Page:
To 619 g of a 20.6% dispersion of polystyrene having a particle size of 70 nm and stabilized with 2.5 g surfactant Hostapal B (available from Hoechst, Germany) in deionized water was subsequently added while stirring 3531 g of water containing 5 g of a wetting agent, ammonium hydroxide to raise the pH to 8.1, 100 g of a 15% dispersion of carbon black containing a wetting agent in water and 750 g of a 1% solution of a compound according to formula I wherein n is 70%, p is 3%, m+q is 27% with a molecular weight of 60,000 in water.

Preparation of the imaging element.

An imaging element was produced by preparing the above described coating composition, coating it onto the above described lithographic base in an amount of 20 g/m2 (wet coating weight) and drying it at 50 C.

Preparation of a printing plate and making copies thereof.

The imaging element was exposed on an internal drum recorder with a scanning infrared laser emitting at 1.06 μm having a scan speed of 367 m/s, spot size of 10 μm, with a pixel dwell time of 0.032 μs and energy in the image plane 0.45 mJ/mm2 (resolution exposure).

After exposing the plate was processed in Ozasol EN 144 (negative developer with pH 8.3 available from Agfa A.G., Germany) The obtained lithographic printing plate was used to print in an identical way as in example 1 on a conventional offset press using a common ink and fountain solution. The density of the printed images was measured after specified number of prints. The exposed and developed plates gave rise to very good ink acceptance (<10 prints). It can be seen that this plate, which has a higher percentage of polystyrene in the sensitive layer than the imaging element of example 2 needs a lower energy level by exposure (has thus a higher sensitivity).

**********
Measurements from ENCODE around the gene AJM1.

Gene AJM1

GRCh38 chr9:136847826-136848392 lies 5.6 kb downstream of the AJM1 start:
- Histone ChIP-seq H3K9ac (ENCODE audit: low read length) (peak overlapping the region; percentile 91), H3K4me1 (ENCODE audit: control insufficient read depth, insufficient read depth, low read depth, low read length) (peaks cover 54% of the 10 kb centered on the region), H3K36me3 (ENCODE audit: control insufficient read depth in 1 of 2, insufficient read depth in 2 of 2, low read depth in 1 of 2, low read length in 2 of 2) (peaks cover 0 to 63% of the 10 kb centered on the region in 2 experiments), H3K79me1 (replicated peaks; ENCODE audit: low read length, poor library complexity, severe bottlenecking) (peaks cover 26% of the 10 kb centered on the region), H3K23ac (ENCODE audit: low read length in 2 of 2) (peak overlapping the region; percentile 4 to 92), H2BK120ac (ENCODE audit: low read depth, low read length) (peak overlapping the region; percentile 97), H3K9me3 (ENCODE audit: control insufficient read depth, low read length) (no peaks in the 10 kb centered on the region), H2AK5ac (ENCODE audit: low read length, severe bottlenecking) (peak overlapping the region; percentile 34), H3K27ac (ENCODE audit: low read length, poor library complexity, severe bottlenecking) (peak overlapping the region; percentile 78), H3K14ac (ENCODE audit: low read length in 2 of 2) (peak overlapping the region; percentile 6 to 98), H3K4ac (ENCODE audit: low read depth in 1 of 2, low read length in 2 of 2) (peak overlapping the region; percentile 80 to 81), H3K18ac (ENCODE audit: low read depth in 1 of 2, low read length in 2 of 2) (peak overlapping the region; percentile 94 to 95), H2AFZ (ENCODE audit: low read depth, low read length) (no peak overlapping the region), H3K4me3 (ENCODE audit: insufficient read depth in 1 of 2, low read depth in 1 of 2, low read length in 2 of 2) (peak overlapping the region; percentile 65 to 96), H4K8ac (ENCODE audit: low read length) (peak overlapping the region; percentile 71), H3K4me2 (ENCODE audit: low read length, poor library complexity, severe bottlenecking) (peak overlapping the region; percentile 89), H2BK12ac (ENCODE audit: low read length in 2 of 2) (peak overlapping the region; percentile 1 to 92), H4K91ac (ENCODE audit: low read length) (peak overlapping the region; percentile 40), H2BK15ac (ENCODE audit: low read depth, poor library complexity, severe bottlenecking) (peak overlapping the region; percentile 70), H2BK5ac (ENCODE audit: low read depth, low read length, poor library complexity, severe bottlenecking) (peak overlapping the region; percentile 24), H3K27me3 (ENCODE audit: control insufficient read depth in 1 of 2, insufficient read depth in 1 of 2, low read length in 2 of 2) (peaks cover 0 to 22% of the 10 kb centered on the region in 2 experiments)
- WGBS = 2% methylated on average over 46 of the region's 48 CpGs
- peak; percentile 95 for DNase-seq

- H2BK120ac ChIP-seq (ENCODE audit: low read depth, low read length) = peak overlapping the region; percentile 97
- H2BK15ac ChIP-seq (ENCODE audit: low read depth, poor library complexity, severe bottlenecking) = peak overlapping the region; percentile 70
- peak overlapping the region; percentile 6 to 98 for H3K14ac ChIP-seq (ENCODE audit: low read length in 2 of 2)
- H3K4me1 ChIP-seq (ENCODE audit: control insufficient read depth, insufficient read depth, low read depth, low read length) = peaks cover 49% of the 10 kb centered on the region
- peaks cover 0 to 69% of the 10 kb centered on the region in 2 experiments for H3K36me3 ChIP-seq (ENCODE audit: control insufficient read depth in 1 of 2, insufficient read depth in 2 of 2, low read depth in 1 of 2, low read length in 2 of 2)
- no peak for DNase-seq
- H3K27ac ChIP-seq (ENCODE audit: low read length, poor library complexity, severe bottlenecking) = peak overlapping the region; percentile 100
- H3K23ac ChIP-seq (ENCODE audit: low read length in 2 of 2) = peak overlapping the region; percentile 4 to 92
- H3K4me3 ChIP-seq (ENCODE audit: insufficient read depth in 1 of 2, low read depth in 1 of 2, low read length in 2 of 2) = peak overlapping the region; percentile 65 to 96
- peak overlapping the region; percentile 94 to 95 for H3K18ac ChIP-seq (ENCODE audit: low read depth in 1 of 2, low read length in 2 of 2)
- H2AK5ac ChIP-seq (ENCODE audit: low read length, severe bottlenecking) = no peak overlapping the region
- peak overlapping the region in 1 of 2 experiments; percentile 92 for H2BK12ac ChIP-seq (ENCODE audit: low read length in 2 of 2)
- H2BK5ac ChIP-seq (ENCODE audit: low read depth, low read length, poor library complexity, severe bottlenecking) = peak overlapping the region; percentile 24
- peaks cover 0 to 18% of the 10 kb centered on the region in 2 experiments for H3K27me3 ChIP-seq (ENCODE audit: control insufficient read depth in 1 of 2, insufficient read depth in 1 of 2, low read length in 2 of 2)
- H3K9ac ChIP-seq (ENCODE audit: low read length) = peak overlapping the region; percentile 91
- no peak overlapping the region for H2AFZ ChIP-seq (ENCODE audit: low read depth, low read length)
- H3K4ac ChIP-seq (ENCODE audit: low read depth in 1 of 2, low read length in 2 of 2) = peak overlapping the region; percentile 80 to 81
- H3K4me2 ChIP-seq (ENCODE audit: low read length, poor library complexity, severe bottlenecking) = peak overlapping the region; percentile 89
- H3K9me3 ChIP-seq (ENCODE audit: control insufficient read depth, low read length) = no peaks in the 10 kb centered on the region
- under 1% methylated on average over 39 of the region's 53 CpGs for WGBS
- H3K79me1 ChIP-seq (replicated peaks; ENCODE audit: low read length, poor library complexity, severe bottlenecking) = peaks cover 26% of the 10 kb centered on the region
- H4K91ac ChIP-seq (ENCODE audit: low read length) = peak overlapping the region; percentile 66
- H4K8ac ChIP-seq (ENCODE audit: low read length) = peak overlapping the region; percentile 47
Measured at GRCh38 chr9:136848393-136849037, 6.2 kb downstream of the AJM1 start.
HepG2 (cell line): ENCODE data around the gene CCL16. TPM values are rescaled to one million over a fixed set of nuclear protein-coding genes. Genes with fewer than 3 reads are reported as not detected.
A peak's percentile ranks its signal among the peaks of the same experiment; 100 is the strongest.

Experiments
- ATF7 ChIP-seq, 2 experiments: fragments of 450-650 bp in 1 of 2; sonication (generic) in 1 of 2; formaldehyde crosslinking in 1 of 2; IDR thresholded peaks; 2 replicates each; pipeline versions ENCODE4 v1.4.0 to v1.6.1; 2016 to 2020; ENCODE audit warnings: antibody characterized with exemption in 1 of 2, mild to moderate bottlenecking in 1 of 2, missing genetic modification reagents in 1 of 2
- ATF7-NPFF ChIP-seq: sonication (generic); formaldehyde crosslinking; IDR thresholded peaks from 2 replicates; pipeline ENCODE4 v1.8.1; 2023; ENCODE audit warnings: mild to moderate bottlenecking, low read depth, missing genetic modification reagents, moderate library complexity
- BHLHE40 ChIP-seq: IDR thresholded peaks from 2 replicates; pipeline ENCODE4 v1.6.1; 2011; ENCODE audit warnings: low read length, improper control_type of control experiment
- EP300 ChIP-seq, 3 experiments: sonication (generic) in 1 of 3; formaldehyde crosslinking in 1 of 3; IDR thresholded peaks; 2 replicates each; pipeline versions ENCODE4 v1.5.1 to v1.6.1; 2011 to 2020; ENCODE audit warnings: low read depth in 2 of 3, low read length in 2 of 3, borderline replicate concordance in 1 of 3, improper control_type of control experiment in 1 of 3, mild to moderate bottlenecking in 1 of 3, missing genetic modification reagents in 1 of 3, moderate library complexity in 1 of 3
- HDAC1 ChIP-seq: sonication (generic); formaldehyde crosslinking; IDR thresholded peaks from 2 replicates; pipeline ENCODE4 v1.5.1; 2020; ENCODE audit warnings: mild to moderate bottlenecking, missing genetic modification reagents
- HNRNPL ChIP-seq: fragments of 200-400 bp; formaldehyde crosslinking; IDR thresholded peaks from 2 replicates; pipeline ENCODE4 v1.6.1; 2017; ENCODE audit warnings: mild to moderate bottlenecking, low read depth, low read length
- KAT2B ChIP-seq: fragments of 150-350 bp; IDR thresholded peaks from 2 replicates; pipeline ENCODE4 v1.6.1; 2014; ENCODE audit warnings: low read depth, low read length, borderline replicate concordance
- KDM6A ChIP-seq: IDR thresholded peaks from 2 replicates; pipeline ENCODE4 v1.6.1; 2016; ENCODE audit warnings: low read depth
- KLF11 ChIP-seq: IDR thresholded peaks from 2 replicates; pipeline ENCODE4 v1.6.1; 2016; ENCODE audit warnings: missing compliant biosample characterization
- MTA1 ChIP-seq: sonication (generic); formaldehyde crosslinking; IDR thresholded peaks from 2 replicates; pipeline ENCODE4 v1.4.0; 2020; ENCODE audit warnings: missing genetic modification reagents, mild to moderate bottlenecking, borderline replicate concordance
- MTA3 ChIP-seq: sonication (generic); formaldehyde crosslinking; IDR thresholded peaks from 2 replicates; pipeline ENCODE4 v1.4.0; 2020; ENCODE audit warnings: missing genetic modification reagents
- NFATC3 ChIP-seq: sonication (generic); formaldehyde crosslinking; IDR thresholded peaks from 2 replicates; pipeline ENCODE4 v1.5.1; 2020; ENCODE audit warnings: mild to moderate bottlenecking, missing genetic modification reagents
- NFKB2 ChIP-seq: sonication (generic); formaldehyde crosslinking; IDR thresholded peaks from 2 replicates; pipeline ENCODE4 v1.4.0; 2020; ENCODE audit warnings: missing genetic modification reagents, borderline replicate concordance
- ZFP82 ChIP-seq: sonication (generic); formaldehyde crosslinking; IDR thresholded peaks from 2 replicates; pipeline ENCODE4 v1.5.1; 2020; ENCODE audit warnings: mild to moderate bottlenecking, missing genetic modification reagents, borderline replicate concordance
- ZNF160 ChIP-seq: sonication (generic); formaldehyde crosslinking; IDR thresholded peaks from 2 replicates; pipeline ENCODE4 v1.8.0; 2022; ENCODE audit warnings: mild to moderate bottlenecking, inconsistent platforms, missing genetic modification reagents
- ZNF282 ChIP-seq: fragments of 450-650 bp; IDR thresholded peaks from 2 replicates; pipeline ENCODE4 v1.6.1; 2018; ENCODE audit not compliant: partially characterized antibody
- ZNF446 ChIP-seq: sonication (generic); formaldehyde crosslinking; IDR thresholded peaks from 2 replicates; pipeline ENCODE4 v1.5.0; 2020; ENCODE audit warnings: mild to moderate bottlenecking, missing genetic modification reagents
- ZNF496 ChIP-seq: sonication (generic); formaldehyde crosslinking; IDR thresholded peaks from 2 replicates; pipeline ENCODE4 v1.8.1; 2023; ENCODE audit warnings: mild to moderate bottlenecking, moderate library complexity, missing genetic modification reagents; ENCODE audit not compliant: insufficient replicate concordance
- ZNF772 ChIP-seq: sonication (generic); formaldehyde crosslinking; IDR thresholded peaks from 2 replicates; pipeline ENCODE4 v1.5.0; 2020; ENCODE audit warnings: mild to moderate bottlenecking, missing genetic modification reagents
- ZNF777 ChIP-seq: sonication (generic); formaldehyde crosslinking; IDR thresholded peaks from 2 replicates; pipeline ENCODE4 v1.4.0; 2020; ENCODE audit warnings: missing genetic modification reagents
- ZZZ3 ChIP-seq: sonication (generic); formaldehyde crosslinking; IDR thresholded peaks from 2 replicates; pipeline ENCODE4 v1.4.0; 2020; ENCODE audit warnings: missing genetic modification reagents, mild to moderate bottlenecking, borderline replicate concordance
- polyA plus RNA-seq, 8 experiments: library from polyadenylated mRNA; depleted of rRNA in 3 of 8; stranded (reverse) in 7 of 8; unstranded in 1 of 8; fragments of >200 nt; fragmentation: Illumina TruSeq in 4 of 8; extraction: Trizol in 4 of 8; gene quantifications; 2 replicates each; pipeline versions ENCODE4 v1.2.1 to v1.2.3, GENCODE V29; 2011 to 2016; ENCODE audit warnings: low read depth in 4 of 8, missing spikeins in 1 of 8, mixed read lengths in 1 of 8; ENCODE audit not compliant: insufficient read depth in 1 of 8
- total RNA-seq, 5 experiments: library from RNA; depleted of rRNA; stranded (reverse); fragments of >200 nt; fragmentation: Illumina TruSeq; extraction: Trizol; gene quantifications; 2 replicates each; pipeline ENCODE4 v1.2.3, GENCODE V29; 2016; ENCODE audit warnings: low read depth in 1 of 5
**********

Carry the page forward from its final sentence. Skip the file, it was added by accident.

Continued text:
EXAMPLE 4 (Example According to the Invention)

A lithographic base A was prepared as described in example 1 with the exception that the anodized foil was posttreated with a solution of polyvinyl phosphonic acid. A lithographic base B was prepared in a identical way as lithographic base A with the exception that the aluminum foil was electrochemically grained in a solution of nitric acid. Both lithographic bases were coated, exposed and developed as in example 3 with the exception that the energy in the image plane was adjusted to obtain the resolution exposure. The imaging element with the lithographic base B had a higher sensitivity than the imaging element with the lithographic base A. The ink acceptance of both plates was very good.

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WO2008116734A1 *Mar 6, 2008Oct 2, 2008Agfa Graphics NvMethod of making a lithographic printing plate
Classifications
U.S. Classification430/270.1, 430/909, 430/330, 430/322, 430/944
International ClassificationB41C1/10, B41M5/36
Cooperative ClassificationY10S430/145, Y10S430/11, B41M5/366, B41C1/1025, B41M5/36, B41C2210/04, B41C2210/06, B41C2210/24
European ClassificationB41M5/36, B41M5/36P, B41C1/10A2
Legal Events
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Oct 25, 2011FPExpired due to failure to pay maintenance fee
Effective date: 20110907
Sep 7, 2011LAPSLapse for failure to pay maintenance fees
Apr 11, 2011REMIMaintenance fee reminder mailed
Sep 25, 2009ASAssignment
Owner name: AGFA GRAPHICS NV, BELGIUM
Free format text: CORRECTIVE ASSIGNMENT TO CORRECT THE ASSIGNOR FROM PATRICK THEUNIS TO AGFA-GEVAERT N.V. PREVIOUSLY RECORDED ON REEL 019390 FRAME 0235;ASSIGNOR:AGFA-GEVAERT N.V.;REEL/FRAME:023282/0196
Effective date: 20061231
May 29, 2007ASAssignment
Owner name: AGFA GRAPHICS NV, BELGIUM
Free format text: ASSIGNMENT OF ASSIGNORS INTEREST;ASSIGNOR:THEUNIS, PATRICK;REEL/FRAME:019390/0235
Effective date: 20061231
Feb 27, 2007FPAYFee payment
Year of fee payment: 8
Feb 13, 2003FPAYFee payment
Year of fee payment: 4
Apr 27, 1999ASAssignment
Owner name: AGFA-GEVAERT, N.V., BELGIUM
Free format text: ASSIGNMENT OF ASSIGNORS INTEREST;ASSIGNORS:VERMEERSCH, JOAN;VAN DAMME, MARC;REEL/FRAME:009919/0714
Effective date: 19980330